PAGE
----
To smell ill; to become moldy.


This lovely verb comes from the world of winery. In Old French, fuste referred to the taste of whine which was left to age for too long, eventually smelling and tasting like the cask it was left in. Earlier, the Latin word fustis referred to the wood planks casks are made of. The stale smell sense when referring to people is dated back to the late 14th century.

Why this word?

I’ll be honest with you; there are very few unused verbs, I’ll post of each and every one.

Asides, it is a nice verb to use when regarding to our less-rose-like-smelling friends, or even food that was left outside the fridge for very long. We know fusty as an adjective, now we can also verb it.

The Urban Dictionary did not leave this one out, and here is what it reads: “to fust is to lay around one’s apartment or house with their best friends in their skivvies and mess around. Actions may include making retarded noises like eeerriiiiiieeee or ugugueuguegu, squeezing eachother’s teets, or poking at eachother with toesies that are in dire need of a pedicure. Fusting typically goes hand in hand with shoving food as well. Let’s rent a movie, order a pizza, stay in tonight and fust”.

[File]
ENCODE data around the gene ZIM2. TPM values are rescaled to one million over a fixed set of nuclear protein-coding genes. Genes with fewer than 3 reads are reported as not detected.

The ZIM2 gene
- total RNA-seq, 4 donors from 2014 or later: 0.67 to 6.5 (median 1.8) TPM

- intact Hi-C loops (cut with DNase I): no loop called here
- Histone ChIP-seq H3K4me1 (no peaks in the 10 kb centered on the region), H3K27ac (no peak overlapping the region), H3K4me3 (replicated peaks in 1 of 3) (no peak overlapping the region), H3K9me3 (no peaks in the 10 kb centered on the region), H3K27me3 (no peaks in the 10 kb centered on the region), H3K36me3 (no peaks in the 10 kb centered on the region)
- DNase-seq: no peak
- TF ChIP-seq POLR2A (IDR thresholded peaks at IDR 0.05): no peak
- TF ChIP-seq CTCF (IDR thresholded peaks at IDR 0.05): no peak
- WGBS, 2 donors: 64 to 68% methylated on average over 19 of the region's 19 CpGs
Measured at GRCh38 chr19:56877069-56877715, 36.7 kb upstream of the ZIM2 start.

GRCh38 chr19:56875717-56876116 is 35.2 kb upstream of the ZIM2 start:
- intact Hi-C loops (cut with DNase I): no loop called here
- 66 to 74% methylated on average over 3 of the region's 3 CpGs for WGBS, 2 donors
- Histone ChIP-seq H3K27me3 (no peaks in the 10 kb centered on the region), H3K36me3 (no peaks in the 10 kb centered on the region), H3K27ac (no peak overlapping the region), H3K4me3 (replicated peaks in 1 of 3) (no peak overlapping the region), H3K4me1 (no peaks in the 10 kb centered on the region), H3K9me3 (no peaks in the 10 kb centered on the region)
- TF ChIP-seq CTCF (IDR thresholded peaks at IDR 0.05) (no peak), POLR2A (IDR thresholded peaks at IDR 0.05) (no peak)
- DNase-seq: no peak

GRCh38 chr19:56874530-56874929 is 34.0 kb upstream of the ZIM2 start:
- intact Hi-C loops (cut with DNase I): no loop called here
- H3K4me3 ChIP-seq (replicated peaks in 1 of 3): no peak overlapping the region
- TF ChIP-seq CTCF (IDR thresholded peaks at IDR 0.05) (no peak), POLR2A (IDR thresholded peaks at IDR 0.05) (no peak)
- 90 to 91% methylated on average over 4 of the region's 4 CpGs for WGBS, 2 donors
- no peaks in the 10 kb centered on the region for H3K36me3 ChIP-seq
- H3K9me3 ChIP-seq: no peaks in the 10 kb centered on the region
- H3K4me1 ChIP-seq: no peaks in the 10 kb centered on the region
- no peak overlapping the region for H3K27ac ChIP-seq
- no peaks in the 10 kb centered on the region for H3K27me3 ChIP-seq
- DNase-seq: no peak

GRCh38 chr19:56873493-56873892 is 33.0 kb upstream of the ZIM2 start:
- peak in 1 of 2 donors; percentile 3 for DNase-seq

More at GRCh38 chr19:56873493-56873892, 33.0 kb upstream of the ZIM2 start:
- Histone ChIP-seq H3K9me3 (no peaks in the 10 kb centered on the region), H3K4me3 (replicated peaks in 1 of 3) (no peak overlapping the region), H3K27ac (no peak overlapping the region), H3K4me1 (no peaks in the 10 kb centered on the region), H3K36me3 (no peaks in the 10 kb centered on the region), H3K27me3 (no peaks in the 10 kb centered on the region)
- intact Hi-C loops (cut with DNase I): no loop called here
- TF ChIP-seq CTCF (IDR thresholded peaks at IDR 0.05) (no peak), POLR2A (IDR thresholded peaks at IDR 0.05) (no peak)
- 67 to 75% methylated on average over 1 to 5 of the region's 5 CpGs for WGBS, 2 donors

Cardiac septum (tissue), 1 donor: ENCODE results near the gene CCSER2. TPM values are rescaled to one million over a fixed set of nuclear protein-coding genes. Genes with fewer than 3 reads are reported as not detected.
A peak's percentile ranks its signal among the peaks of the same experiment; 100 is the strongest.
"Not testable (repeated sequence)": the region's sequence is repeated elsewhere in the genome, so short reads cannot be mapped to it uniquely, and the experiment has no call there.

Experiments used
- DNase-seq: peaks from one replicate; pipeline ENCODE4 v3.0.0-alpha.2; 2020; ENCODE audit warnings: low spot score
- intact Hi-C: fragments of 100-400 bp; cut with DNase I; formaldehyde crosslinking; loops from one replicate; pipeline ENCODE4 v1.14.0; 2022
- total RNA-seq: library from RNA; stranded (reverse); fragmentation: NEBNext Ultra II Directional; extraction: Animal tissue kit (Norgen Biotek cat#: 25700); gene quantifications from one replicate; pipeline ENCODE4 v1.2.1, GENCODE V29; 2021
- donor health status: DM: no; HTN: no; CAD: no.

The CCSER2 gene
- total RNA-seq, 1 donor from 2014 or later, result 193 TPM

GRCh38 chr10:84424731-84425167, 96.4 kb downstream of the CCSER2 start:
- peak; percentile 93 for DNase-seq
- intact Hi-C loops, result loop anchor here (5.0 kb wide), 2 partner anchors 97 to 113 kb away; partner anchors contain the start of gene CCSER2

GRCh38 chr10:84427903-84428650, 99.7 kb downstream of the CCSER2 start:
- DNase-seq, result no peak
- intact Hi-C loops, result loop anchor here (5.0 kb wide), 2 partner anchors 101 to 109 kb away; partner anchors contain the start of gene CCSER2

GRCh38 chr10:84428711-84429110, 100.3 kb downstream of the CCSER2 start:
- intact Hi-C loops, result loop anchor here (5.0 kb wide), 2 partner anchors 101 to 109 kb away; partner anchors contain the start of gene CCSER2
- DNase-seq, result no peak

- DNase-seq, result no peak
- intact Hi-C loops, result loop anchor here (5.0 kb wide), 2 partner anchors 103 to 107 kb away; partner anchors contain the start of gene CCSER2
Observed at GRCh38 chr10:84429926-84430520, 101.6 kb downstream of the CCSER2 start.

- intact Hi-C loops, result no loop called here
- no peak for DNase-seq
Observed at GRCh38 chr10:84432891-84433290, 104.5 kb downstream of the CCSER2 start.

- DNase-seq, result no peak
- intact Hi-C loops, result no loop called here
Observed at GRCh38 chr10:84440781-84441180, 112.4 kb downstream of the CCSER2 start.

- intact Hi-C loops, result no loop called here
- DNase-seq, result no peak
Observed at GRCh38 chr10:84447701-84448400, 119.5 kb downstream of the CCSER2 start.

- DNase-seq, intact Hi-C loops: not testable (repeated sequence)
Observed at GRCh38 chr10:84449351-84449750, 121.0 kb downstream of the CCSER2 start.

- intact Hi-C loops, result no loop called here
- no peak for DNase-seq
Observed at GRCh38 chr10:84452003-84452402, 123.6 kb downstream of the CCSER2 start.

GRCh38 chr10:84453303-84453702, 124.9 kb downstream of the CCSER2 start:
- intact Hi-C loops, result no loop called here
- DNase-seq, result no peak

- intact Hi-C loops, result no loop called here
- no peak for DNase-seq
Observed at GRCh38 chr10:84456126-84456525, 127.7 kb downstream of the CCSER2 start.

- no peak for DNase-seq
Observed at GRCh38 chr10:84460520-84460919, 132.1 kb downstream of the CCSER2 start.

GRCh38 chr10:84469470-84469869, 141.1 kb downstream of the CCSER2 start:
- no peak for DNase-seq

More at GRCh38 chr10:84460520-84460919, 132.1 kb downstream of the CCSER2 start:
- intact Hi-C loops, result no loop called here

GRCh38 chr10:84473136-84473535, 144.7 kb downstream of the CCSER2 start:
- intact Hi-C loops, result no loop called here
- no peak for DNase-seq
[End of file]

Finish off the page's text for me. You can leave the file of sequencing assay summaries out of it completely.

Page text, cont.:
How to use fust?       

When your friend spends too long at home, crying and feeling sorry for him/herself, clearly eating too much and not paying attention to personal hygiene, you can say “You did enough of fusting! Let’s get you into the shower”, or “You have fusting vegetables in the fridge, you should really clean it…”    


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Written by Victoria Sheinkin

Victoria Sheinkin is a writer, content editor, translator and chief editor for Speaking three and a half languages, she holds two BAs from the Tel Aviv university- Communication and jounalism, English literature and linguistics.


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